IDLE CHAT: Tyler Bowers - Photo 1 of 1

Babbitt’s Monster Energy TiLube Kawasaki’s Tyler Bowers is on a roll with four consecutive wins and sits atop the points standings for the AMA Arenacross championship. Last year he was also in a similar position, leading in points for the championship, and with only three rounds left in the season, he crashed, breaking both femurs. Bowers got back on the bike last November determined to take back the championship title he nearly achieved last year. We caught up with Bowers at the eighth round of the AMA Arenacross series in Sacramento, Calif. and got to find out what drives this serious competitor.

Monster Energy Kawasaki: So how long have you been riding motorcycles?

Tyler Bowers: I first starting riding motorcycles when I was 18 months old, I’ve pretty much been on two-wheels my whole life. I decided that I wanted to become a professional motocross rider when I was six years old. From then on I have sacrificed a lot to get where I am today. My family really has sacrificed everything so that I could do this professionally. From living in a trailer in the middle of a corn field for years, to missing time with friends and family to train everyday, I have sacrificed so much. I’ve put in a lot of hard work, had some great experiences, and made a lot of new friends. Overall it’s all been worth it, I wouldn’t trade it for the world.

MEK: How has growing up in Kentucky shaped your career?

TB: I love Kentucky, but it’s hard to race there during the winter. Right now Kentucky is knee deep in snow. During the winter months we couldn’t always afford to go down to Florida to ride, so it made me even hungrier to ride when I did get on my bike. It definitely pushed me into Arenacross because it’s all I could race during the winter. I made do with what I could. Now I’m living in California and I can ride year round.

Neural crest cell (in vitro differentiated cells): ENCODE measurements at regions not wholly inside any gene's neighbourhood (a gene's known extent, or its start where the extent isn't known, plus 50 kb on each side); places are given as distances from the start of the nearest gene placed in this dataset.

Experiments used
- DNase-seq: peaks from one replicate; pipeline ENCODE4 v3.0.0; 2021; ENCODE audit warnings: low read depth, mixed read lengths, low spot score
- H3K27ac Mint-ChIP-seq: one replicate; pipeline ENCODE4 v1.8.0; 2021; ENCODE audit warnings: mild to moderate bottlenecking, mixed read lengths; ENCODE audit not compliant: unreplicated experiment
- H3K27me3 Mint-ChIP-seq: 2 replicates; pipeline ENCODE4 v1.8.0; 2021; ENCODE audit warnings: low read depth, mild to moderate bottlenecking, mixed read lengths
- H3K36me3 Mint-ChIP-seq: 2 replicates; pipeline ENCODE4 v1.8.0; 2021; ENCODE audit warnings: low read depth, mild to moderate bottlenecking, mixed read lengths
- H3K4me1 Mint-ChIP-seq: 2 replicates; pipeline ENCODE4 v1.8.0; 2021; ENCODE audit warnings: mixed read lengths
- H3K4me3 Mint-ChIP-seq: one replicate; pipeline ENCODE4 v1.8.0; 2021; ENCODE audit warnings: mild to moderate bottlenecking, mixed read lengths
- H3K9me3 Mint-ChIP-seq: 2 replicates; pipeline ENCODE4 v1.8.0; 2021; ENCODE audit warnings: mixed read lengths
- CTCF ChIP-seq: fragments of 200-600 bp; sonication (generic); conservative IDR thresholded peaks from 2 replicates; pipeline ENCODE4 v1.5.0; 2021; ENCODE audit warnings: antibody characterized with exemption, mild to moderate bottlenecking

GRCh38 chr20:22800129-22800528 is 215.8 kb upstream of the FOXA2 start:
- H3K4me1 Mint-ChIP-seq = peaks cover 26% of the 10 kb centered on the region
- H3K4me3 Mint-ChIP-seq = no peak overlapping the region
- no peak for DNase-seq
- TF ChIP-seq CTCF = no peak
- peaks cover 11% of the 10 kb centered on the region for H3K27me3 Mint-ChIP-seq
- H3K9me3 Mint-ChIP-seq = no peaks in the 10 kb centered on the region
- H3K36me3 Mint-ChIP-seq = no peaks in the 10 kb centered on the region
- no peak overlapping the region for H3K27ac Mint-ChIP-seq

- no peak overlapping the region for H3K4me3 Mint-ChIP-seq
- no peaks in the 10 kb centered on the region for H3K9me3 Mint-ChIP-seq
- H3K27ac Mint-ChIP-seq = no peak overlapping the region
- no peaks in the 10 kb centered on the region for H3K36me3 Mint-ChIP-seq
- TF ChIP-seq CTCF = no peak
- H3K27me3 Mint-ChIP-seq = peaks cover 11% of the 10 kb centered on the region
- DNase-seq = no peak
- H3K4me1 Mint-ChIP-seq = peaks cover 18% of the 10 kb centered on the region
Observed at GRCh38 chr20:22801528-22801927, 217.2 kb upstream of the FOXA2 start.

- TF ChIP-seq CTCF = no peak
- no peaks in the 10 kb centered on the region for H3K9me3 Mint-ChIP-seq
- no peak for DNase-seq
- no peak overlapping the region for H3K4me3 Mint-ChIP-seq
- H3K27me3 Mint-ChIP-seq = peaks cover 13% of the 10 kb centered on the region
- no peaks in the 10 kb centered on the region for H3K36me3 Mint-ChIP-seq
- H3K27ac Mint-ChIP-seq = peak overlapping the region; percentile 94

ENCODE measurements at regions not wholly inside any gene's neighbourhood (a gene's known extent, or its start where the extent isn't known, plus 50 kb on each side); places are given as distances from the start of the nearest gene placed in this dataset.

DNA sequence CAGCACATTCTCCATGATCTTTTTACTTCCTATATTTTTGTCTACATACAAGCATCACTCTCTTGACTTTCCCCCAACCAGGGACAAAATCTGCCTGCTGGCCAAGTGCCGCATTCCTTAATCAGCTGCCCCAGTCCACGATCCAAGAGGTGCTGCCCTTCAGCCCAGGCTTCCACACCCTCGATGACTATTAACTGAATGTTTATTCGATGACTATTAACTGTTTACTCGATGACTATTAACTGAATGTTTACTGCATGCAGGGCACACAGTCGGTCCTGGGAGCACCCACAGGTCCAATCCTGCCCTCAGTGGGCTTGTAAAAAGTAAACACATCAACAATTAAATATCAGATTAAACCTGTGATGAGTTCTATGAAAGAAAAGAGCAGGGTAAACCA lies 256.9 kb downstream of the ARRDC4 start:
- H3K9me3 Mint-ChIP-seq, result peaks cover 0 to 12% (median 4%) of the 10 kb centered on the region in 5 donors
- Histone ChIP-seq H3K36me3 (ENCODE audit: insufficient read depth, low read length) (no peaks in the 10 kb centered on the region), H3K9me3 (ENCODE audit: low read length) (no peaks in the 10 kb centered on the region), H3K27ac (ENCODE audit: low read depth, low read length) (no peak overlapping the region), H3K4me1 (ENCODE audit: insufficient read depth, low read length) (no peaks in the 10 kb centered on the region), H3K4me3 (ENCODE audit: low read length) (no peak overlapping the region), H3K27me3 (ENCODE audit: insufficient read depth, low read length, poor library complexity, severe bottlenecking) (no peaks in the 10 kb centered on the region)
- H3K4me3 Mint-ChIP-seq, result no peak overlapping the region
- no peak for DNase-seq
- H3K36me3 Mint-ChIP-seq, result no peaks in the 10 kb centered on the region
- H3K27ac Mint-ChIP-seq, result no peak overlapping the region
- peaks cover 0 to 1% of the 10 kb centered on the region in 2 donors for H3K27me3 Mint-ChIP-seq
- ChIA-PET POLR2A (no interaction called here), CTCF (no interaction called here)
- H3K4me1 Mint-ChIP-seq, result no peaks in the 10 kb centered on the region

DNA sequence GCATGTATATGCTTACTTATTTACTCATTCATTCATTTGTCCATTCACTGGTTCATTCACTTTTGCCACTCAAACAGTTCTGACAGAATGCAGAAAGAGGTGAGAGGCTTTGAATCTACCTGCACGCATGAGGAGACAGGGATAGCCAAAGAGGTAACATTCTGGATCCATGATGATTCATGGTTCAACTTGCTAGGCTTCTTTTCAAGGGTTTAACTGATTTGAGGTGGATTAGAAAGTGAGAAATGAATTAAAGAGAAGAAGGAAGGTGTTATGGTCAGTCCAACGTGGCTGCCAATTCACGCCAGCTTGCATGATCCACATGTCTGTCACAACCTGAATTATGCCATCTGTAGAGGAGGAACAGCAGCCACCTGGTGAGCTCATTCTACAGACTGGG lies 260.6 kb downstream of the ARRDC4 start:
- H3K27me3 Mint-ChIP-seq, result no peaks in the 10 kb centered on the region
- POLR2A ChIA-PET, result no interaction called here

MEK: So what’s it like being part of team Babbitt’s Monster Energy TiLube Kawasaki?

TB: Man, its just great. I really get all the support in the world from the team. Eddie Babbitt, Denny Bartz, Ryan Holliday, and everybody from the Monster Energy Kawasaki team has done whatever it takes to get me and my KX™450F on the podium every week. The support has been awesome, I couldn’t do it without them. I really love my KX450F ever since I got on it last year. The bike really fits my riding style. It has a lot of bottom-end and gets me where I need to be when I need to be there. I can seriously kill the whoops with my Enzo suspension. My mechanic, Chad Goodwin, does a great job making sure it’s dialed-in and fresh every weekend. I’m amazed on how well the bike performs for me, I absolutely love it. Its great having that push from behind and having a team supporting me that wants to win as badly as I do.

MEK: So why do they call you the Hitman?

TB: Well, I come and do what I need to do to get the job done. I try to get it done clean, but it doesn’t always come out clean. I get the job done no matter what it takes, and I will do anything to win. It’s like a chess game out on the track, you have to race smart.

MEK: Would you say you’re a dirty racer?

TB: Well, I’m aggressive. I don’t like racing dirty. To be completely honest with you, I try to make clean passes, but if they don’t stick and I’m behind a guy for too long and he holds me up, he’s going to have to get out of the way somehow. If he doesn’t get out of the way on his own I will usually give him a few turns then I’ll rev my bike, and maybe yell at him. If he’s still in the way then I’m going to get around him one way or another.

MEK: Define arenacross in a couple words.